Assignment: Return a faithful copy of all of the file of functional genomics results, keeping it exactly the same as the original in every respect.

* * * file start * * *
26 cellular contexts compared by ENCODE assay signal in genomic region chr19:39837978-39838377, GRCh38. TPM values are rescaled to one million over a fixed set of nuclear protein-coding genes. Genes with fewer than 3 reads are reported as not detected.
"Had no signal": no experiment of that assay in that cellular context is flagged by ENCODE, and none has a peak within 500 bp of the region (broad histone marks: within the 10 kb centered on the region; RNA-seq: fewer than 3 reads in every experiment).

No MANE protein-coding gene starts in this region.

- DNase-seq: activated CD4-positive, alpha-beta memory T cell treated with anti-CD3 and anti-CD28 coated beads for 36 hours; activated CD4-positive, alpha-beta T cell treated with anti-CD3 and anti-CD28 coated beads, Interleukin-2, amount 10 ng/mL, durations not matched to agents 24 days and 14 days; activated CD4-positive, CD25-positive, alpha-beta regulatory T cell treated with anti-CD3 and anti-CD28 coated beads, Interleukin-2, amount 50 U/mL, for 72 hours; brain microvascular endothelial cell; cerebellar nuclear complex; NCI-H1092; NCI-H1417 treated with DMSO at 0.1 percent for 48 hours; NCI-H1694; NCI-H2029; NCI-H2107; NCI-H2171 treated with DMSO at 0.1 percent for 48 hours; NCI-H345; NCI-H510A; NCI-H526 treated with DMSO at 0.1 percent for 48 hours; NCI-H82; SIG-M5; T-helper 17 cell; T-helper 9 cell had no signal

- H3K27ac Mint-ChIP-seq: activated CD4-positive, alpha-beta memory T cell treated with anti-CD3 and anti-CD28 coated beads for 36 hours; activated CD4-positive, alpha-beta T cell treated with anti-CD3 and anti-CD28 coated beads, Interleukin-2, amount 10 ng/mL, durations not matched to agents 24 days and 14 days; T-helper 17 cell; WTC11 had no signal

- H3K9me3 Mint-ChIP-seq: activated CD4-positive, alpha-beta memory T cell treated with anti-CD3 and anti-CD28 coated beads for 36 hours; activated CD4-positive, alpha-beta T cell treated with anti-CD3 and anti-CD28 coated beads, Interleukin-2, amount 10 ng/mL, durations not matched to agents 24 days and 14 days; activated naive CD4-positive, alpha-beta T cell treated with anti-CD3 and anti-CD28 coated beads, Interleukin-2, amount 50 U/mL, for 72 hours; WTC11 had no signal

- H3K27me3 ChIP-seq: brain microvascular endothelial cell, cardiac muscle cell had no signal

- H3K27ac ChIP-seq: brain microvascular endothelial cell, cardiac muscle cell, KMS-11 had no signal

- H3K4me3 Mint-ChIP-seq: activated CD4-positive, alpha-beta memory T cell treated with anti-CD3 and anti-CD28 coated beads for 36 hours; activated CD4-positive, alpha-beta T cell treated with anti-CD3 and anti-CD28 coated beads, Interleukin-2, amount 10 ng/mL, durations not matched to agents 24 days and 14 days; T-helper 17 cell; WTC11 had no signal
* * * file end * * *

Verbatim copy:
26 cellular contexts compared by ENCODE assay signal in genomic region chr19:39837978-39838377, GRCh38. TPM values are rescaled to one million over a fixed set of nuclear protein-coding genes. Genes with fewer than 3 reads are reported as not detected.
"Had no signal": no experiment of that assay in that cellular context is flagged by ENCODE, and none has a peak within 500 bp of the region (broad histone marks: within the 10 kb centered on the region; RNA-seq: fewer than 3 reads in every experiment).

No MANE protein-coding gene starts in this region.

- DNase-seq: activated CD4-positive, alpha-beta memory T cell treated with anti-CD3 and anti-CD28 coated beads for 36 hours; activated CD4-positive, alpha-beta T cell treated with anti-CD3 and anti-CD28 coated beads, Interleukin-2, amount 10 ng/mL, durations not matched to agents 24 days and 14 days; activated CD4-positive, CD25-positive, alpha-beta regulatory T cell treated with anti-CD3 and anti-CD28 coated beads, Interleukin-2, amount 50 U/mL, for 72 hours; brain microvascular endothelial cell; cerebellar nuclear complex; NCI-H1092; NCI-H1417 treated with DMSO at 0.1 percent for 48 hours; NCI-H1694; NCI-H2029; NCI-H2107; NCI-H2171 treated with DMSO at 0.1 percent for 48 hours; NCI-H345; NCI-H510A; NCI-H526 treated with DMSO at 0.1 percent for 48 hours; NCI-H82; SIG-M5; T-helper 17 cell; T-helper 9 cell had no signal

- H3K27ac Mint-ChIP-seq: activated CD4-positive, alpha-beta memory T cell treated with anti-CD3 and anti-CD28 coated beads for 36 hours; activated CD4-positive, alpha-beta T cell treated with anti-CD3 and anti-CD28 coated beads, Interleukin-2, amount 10 ng/mL, durations not matched to agents 24 days and 14 days; T-helper 17 cell; WTC11 had no signal

- H3K9me3 Mint-ChIP-seq: activated CD4-positive, alpha-beta memory T cell treated with anti-CD3 and anti-CD28 coated beads for 36 hours; activated CD4-positive, alpha-beta T cell treated with anti-CD3 and anti-CD28 coated beads, Interleukin-2, amount 10 ng/mL, durations not matched to agents 24 days and 14 days; activated naive CD4-positive, alpha-beta T cell treated with anti-CD3 and anti-CD28 coated beads, Interleukin-2, amount 50 U/mL, for 72 hours; WTC11 had no signal

- H3K27me3 ChIP-seq: brain microvascular endothelial cell, cardiac muscle cell had no signal

- H3K27ac ChIP-seq: brain microvascular endothelial cell, cardiac muscle cell, KMS-11 had no signal

- H3K4me3 Mint-ChIP-seq: activated CD4-positive, alpha-beta memory T cell treated with anti-CD3 and anti-CD28 coated beads for 36 hours; activated CD4-positive, alpha-beta T cell treated with anti-CD3 and anti-CD28 coated beads, Interleukin-2, amount 10 ng/mL, durations not matched to agents 24 days and 14 days; T-helper 17 cell; WTC11 had no signal